A federal court in March struck down North Carolina’s limitations on abortions after 20 weeks
Raleigh, N.C. – Legislation banning post-birth abortions in North Carolina was approved in a bipartisan vote of the state House Health Committee on Thursday after a federal court struck down the state’s limitations on late-term abortions in March.
House Bill 602 Born-Alive Abortion Survivors Protection Act is sponsored by Rep. Pat McElraft (R-Carteret), Rep. Debra Conrad (R-Forsyth), Rep. Sarah Stevens (R-Surry), and Rep. Pat Hurley (R-Randolph).
H.B. 602 would apply when a living, breathing baby is completely removed from a mother’s womb and shows signs of life like a heartbeat.
The bill requires healthcare practitioners to provide the same duty of care to every living infant in North Carolina, whether or not it was born alive despite an abortion.
Rep. McElraft said the measure has broad support among the public, and that any breathing infant born alive deserves medical care and the same rights as every other human being.
“This bill makes sure these babies, in an abortion clinic or a hospital, when they’re born alive whether through abortion or natural childbirth, that they are treated the same,” Rep. McElraft said. “They get the same care any medical person would give to a naturally born baby.”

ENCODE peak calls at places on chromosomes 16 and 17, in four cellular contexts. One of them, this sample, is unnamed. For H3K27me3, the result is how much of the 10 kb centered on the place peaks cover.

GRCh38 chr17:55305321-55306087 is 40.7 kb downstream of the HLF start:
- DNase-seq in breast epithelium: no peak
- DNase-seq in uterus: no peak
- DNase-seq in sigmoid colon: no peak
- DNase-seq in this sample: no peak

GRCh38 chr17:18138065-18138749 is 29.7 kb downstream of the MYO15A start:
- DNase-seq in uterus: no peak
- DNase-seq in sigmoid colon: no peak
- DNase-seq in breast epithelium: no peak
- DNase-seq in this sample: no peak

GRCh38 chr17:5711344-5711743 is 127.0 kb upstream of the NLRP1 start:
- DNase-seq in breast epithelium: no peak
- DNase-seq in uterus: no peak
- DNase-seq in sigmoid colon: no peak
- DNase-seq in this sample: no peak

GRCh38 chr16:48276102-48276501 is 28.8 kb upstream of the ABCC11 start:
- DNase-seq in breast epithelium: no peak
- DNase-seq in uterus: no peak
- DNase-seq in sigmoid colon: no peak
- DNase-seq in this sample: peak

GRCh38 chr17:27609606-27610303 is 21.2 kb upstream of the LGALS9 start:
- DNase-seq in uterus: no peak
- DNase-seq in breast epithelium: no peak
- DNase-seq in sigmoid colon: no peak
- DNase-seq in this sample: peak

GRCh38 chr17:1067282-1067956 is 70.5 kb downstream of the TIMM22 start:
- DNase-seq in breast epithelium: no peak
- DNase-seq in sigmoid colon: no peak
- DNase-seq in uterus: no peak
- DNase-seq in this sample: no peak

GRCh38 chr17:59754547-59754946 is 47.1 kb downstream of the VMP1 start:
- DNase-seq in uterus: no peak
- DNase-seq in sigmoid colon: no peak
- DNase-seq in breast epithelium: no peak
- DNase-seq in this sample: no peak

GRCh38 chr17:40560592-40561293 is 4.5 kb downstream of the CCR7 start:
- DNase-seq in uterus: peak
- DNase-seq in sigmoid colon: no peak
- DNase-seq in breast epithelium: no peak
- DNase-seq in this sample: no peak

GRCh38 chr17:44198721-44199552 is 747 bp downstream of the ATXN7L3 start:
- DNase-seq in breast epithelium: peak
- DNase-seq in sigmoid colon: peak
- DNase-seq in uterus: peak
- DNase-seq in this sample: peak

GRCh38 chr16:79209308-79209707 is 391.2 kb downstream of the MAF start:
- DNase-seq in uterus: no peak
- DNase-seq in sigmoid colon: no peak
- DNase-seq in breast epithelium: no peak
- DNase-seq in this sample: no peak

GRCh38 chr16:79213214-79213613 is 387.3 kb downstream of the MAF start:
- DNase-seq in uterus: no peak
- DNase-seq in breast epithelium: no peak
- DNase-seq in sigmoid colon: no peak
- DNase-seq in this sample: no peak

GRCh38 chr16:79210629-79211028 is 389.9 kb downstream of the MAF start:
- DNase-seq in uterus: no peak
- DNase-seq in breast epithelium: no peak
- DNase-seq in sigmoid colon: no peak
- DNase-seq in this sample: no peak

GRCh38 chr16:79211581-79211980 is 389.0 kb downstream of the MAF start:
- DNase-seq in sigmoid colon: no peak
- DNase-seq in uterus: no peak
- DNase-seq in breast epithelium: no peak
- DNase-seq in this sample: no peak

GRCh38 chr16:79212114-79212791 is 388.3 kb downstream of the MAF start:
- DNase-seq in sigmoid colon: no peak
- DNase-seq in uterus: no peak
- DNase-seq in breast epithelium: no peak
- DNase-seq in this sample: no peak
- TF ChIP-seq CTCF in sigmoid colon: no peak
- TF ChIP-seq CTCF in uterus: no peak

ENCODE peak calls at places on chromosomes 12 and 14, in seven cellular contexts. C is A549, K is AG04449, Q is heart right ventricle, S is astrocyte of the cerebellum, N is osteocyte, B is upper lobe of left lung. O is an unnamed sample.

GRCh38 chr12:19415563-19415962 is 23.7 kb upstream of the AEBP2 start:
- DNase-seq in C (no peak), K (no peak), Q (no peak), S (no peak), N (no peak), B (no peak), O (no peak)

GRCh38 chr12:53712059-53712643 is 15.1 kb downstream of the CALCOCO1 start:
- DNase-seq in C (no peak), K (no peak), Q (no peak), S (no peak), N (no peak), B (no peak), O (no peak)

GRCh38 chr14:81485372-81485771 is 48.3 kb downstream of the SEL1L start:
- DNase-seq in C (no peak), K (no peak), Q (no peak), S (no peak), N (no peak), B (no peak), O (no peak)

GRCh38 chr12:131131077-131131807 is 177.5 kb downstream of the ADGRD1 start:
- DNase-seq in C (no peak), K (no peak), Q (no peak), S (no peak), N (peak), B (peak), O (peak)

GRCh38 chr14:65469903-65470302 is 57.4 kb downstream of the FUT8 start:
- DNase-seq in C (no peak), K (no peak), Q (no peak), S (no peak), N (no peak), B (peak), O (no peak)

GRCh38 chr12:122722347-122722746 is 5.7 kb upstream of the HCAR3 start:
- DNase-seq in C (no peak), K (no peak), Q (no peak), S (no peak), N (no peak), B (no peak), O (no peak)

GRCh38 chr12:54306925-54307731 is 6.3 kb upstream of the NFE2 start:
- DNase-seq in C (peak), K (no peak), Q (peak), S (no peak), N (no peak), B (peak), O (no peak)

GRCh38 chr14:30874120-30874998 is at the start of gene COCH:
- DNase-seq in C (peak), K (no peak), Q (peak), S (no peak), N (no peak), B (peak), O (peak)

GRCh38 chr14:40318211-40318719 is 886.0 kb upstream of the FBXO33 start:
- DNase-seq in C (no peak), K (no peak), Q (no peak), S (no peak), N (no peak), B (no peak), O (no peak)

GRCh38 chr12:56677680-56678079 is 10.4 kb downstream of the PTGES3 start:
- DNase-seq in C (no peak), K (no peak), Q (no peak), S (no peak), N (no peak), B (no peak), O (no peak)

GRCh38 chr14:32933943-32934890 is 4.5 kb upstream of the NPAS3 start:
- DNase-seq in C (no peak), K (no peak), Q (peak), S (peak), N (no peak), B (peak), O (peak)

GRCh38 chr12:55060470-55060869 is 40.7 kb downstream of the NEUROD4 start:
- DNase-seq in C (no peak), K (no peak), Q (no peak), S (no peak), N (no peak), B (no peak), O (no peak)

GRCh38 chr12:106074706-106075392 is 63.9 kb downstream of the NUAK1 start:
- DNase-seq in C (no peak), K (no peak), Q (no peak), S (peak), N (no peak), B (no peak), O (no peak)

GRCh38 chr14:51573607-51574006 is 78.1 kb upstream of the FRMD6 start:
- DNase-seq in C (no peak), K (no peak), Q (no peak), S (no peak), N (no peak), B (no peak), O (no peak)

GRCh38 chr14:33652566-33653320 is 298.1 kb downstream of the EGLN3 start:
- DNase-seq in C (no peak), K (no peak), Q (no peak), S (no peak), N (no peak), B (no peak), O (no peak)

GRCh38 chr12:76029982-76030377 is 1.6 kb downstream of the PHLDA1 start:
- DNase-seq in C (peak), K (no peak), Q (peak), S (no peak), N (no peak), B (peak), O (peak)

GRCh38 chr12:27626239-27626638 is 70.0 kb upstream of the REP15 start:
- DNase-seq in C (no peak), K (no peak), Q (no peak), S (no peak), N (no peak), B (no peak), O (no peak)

Rep. McElraft pointed to laws passed in New York and proposed in Virginia to allow post-birth abortions that she called “barbaric” and “infanticide.”
“People believe infanticide is wrong, so how did we ever get to this point?” McElraft said. “We’re talking about a breathing live baby.”
A violation of the proposed post-birth abortion ban would trigger a criminal Class D felony and a $250,000 fine for violation of a healthcare practitioner’s duty to provide care to a child born alive despite an abortion.
The bill expressly prohibits the prosecution of mothers of infants born alive under its provisions.
The state House Health Committee approved the bill by a vote of 20-9, with one Democrat and all 19 Republicans supporting the proposal.
State House Speaker Tim Moore (R-Cleveland) said the state must protect the rights of living persons born alive.
“A living and breathing child born in this state is a person, a North Carolinian,” Moore said, “who deserves the same rights as every human being in our state.”
The legislation would require immediate and mandatory reporting of noncompliance with its provisions by any employee of an abortion clinic.
Current state law already requires abortion clinics maintain emergency room procedures, medical intervention plans for life-threatening situations, and agreements with nearby hospitals for patient transfers.
H.B. 602 was referred to the House Committee on Rules, Calendar, and Operations of the House. An identical companion measure, Senate Bill 359, passed two committees in its chamber this week.